But as you say, how long we give them is a fair, and probably the most salient question. I’d argue, they’d better prove it pretty damn soon, because this “we don’t use timetables” routine is seeming rather disingenuous as dozens are massacred every day. Pretty soon they’d better realize that their “no timetables” mantra seems to have turned into “never”. And like I say, to some of us, when you’re playing war games with other people’s children, “never” isn’t gonna cut it.

This is where I think one could argue that the get-rich-by-spewing-hate leeches like Hannity and Limbaugh are actually right: the Democrats (some of them) are admitting defeat. Because by any reasonable tangible measure, this war is lost. We control almost nothing, we can’t even keep our own helicopters in the air. Like you say, maybe this “surge” concept will by some miracle do more than just get more people slaugthered and delay the inevitable by a few months. By God, let’s hope so, because as you say, to let chaos take over there risks unimaginable disaster. But if it doesn’t, the Democrats who say we need to get out are saying “yup, we’ve lost”. What they mean is “Cheney, Bush, Rumsfeld, Feith, Wolfowitz” lost. And they’re right. That’s what’s happened. BushCo blew it. Let’s admit it and move on.

You say if we can stop insurgents coming in from Iran and Syria, the Iraqis will have a chance of defending themselves against the ones that remain. Seems plausible to me, but then again of course I know little or nothing about things at such a tactical level, and I have read the research of guys like Tony Cordesman (no liberal, by any means) who say the insurgents are largely domestic, and that the “it’s the foreign fighters’ causing all the trouble” meme is a myth.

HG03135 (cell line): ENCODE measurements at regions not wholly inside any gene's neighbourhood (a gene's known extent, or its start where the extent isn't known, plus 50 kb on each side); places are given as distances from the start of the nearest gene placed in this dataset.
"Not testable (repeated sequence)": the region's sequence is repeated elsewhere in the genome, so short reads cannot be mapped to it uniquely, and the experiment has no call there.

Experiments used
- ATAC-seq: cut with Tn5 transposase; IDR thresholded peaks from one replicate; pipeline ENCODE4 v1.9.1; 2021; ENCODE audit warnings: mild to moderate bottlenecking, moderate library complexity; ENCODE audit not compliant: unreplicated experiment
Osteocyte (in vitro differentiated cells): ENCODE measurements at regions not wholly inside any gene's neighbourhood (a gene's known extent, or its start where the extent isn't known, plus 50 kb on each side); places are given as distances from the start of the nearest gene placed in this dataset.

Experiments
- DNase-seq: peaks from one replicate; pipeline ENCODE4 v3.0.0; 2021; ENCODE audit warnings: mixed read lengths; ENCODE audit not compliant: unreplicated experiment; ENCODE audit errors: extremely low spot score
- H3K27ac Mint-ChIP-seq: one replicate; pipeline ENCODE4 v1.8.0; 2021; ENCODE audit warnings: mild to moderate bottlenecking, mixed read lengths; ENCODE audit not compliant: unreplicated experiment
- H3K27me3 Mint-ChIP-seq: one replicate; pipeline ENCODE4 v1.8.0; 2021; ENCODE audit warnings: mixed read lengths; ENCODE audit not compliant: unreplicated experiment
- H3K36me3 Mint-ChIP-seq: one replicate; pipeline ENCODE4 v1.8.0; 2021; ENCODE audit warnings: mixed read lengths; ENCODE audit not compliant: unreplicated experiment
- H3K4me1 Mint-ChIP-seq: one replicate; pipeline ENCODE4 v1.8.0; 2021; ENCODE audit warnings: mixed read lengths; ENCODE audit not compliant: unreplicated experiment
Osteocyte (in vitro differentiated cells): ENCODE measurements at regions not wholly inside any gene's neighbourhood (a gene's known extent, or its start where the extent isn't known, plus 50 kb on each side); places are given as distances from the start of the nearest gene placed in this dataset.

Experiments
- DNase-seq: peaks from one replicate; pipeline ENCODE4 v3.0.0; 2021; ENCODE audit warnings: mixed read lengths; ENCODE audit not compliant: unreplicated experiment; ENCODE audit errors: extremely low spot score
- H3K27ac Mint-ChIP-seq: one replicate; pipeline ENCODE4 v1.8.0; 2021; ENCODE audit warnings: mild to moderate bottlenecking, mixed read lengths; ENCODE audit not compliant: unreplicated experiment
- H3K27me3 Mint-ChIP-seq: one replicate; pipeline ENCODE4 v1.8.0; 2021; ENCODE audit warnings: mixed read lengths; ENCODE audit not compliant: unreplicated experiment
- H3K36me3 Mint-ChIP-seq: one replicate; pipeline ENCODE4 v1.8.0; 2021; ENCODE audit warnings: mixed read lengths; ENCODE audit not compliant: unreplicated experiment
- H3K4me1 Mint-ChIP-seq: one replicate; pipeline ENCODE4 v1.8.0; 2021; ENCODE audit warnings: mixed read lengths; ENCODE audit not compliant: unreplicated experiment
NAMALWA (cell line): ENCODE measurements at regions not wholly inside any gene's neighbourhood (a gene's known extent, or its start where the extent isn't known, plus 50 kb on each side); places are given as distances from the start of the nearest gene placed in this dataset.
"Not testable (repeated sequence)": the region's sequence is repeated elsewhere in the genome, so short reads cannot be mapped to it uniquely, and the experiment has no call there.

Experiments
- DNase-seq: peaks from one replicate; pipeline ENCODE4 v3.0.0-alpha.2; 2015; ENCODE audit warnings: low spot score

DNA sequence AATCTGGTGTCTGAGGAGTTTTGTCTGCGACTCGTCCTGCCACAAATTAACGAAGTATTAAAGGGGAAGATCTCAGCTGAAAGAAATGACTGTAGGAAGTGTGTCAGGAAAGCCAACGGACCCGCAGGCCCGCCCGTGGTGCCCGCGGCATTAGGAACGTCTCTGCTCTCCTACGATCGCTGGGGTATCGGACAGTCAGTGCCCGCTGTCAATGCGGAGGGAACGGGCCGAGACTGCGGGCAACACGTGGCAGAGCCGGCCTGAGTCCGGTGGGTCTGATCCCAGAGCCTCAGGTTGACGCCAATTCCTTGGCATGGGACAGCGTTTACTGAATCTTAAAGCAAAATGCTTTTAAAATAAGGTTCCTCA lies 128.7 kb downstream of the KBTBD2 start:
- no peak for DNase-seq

To take a right wing position for a moment, I’m not sure the argument that we can’t exert control over the borders over there because we can’t control ours with Mexico is a completely apt analogy, largely because we can’t machine-gun down from helicopter gunships mass groups of unidentified border crossers from Mexico like we presumably will do with Iran (given the rhetoric that’s flowing from the White House the last couple days). Because, as Karl Rove said, he doesn’t want his kids cooking burgers or doing laundry, so the wealthy get their poverty-level slave labor for the moment.

I guess what I wish more than anything is that this would cease being about politics. I wish the Bushies had the integrity to tell the truth so we’d have a common set of facts to move forward from. Instead they blame everyone else, the Iranians, the Syrians, the media, Democrats who just want the best result.

I think at the congressional level some of that is happening, and I think that’s the point of this resolution circulating now. No it won’t bind our delusional executive branch, but at least it’ll say we agree on a few facts here, now let’s move forward.

#14 AJ
February/15/2007
@ 7:29 am

Yes, Alan, I agree.

I suspect at the “ground” level, many, many such discussions are being had. Because no matter how right- or left- wing, I genuinely think we all just want the best for the country and the world. The right vs. left differences are so blown out of proportion by those in power who want to stay in power. With the exception of some people in the extremes, most rightys and leftys just have a different view of how things should be done. Sometimes the righty position provides the right answer (imo free markets provide the best incentives to generate the best overall economic conditions), sometimes the lefty (you can’t let corporations use their power to roll over citizens).

But both sides (I think) just ultimately want the same result, namely safety, security, economic hopes, freedom. Why should we demonize each other just ’cause we have different views on how to get there?